Hopkins must rescind Cosby’s honorary degree

By EDITORIAL BOARD

In light of the recent sexual assault allegations against Bill Cosby, several universities, including Fordham, Tufts and Brown have rescinded the honorary degrees held by Cosby at their institutions.

For his extensive and impactful career in comedy, Cosby has received nearly 60 honorary degrees, including one from Hopkins in 2004 after he gave the commencement address. Given the horrific nature of the allegations against him, the Editorial Board believes that the University must rescind his honorary degree.

In 2004, Daniel H. Weiss, the dean of Krieger School of Arts and Sciences at the time, awarded the honorary degree. Weiss summarized Cosby’s career in comedy and outlined why he deserved the honorary degree.

“Your gift lies not only in making us laugh, but also in making us feel like we are in on the fun,” Weiss said. “Both on stage and off, you emphasize achievement and the value of positive role models.”

Cosby has been accused of sexual assault by over 50 women, with many of the allegations dating back to the mid-1960s.

He has denied all the allegations and has not yet been charged.

Cosby no longer represents achievement nor is he a positive role model. He received the commendation based on his contributions to society as a comedian, but after such a wide range of sexual assault allegations, we believe that the University would absolutely not award him such an accolade today. Though these are only allegations right now, it is fully within the University’s rights to act on this information. An honorary degree is exactly what the name implies — a tremendous honor. He should not be allowed to keep an honorary degree given to him for his accomplishments given the revelation of misconduct.

The student body does not want to be associated with Cosby any longer, and neither should the University. Honorary degrees are not forgotten after the commencement ceremony ends. The University record will forever connect Cosby’s name to Hopkins, and any biography of Cosby will forever connect his name to ours.

Moreover, rescinding his degree would convey to the Hopkins community and the public at large that the University stands with victims of sexual assault. In a time when sexual assault on college campuses is such a hot topic, we believe that it is increasingly important for Hopkins to take a public stance against sexual assault, victim blaming and rape culture. While Cosby still holds an honorary degree here, Hopkins is sending the wrong message to the students, the faculty and the public. Choosing to uphold the degree says that there are excuses — his comedic talent, the ceremonial nature of the degree, tradition — that take precedence over sexual assault.

Therefore, the University must rescind this honor.

2 responses to “Hopkins must rescind Cosby’s honorary degree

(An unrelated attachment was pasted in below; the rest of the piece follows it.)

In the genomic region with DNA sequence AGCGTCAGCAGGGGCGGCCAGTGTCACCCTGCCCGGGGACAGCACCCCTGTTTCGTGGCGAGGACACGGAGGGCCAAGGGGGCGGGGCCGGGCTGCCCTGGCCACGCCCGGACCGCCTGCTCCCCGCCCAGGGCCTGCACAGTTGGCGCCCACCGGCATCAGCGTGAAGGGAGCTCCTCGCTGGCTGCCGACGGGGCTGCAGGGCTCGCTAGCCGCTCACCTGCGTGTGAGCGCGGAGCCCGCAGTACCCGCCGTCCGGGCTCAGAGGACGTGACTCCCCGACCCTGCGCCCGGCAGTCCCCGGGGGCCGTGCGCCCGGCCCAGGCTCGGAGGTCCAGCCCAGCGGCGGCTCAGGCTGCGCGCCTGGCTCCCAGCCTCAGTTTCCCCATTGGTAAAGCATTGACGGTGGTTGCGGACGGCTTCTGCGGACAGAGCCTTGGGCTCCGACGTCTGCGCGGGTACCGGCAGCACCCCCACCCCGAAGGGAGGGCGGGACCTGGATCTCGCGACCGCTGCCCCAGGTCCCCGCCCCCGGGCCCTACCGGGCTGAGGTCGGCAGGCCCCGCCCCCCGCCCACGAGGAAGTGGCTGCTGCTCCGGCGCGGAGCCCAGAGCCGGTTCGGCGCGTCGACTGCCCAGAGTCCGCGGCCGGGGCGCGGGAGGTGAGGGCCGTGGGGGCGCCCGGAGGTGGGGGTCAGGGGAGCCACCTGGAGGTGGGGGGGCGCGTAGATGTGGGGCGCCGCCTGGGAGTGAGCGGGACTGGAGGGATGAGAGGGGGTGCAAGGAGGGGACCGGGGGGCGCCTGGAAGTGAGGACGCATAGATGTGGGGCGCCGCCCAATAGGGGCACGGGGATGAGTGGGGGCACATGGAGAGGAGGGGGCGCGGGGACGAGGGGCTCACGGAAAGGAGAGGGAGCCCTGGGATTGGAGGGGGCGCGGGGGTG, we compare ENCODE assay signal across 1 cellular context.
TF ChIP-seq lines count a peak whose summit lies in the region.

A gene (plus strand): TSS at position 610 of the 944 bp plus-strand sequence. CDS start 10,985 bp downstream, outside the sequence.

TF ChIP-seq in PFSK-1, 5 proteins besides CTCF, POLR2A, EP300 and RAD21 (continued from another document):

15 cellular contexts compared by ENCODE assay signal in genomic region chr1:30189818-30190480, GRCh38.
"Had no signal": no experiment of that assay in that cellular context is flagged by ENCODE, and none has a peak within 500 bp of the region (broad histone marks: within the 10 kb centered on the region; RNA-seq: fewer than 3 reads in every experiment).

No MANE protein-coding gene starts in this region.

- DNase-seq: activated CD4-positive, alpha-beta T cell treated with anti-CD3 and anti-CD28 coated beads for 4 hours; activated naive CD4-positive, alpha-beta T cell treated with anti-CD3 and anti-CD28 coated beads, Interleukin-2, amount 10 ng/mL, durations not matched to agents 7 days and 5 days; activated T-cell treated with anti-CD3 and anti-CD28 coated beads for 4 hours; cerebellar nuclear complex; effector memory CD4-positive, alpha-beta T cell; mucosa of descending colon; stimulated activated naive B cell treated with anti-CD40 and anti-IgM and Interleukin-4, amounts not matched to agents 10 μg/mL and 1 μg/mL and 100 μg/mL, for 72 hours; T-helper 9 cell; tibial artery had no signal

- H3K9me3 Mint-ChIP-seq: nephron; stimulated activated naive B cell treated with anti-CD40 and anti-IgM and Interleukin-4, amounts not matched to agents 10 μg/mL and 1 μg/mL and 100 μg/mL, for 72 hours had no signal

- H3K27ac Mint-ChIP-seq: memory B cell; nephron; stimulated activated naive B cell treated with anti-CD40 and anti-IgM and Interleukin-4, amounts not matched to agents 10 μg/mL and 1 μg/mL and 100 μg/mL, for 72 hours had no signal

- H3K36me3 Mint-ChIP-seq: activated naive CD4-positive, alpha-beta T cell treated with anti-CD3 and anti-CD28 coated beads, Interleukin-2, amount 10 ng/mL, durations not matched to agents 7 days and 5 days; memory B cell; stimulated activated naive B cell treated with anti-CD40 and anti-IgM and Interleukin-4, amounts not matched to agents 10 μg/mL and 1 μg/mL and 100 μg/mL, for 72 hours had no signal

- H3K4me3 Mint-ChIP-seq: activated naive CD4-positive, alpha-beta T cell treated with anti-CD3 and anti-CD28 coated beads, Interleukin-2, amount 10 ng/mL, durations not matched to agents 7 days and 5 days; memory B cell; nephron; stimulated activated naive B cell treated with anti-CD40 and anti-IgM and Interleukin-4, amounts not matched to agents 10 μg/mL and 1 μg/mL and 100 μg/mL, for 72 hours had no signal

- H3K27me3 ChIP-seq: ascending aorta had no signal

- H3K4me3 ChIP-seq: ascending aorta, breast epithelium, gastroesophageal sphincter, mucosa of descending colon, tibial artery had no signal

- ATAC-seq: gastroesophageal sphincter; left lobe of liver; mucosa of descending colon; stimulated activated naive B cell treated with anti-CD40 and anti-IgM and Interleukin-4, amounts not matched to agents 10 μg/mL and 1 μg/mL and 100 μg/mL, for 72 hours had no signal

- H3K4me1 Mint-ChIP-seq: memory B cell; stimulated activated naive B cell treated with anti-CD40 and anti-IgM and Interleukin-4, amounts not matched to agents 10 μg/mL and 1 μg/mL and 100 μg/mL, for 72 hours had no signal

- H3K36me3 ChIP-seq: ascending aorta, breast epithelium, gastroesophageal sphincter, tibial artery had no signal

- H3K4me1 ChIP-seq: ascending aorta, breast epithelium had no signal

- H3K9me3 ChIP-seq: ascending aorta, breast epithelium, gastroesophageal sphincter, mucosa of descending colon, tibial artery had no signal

1. He has been accused, not even charged – much less convicted. Aren’t you getting the cart before the horse here? What happened innocent until proven guilty?

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  2. –Newsletter board – when you say Cosby “has not yet been charged,” are you forgetting about when the district attorney from Pennsylvania dropped criminal charges and when a confidential settlement was reached outside of court, or are you referring to other unseen charges?
    –Have you researched other honoraree degrees for comparison, or just people that have been accused of sexual assault? I can’t imagine he’s the only one who tried to coerce women with drugs or alcohol. And if some other honoree is a felon, should they too lose their degree? Of course, non of this matters, because theoretical degrees only affect theoretical people, and school’s calling out one jerk is not exceedingly helpful to solving a problem they are semi-complicit in, perpetuating unfortunate sexual assault statistics on campuses nationally.
    –I think Yale, having rejected the notion of rescinding an honorary degree, is a better role model than the other (obviously liberal) colleges you mentioned, particularly for non-criminal, non-relevant behavior, decades ago.
    I think this article is one of many published by this paper that employs yellow journalism and demogoguery via political/emotional charged rhetoric, with an emphasis on bias at the expense of fully presenting the facts. Editorials should interpret the facts, not hide them. Just because 50 women watched CNN and felt taken advantage by Cosby, for legitimate reasons or otherwise, does not mean you can convict someone by crowd shaming them at the press. I recommend the book, “The Crucible”, because I am of the opinion that this EBoard makes a habit of seeking out witches to burn. And witches only exist on paper.

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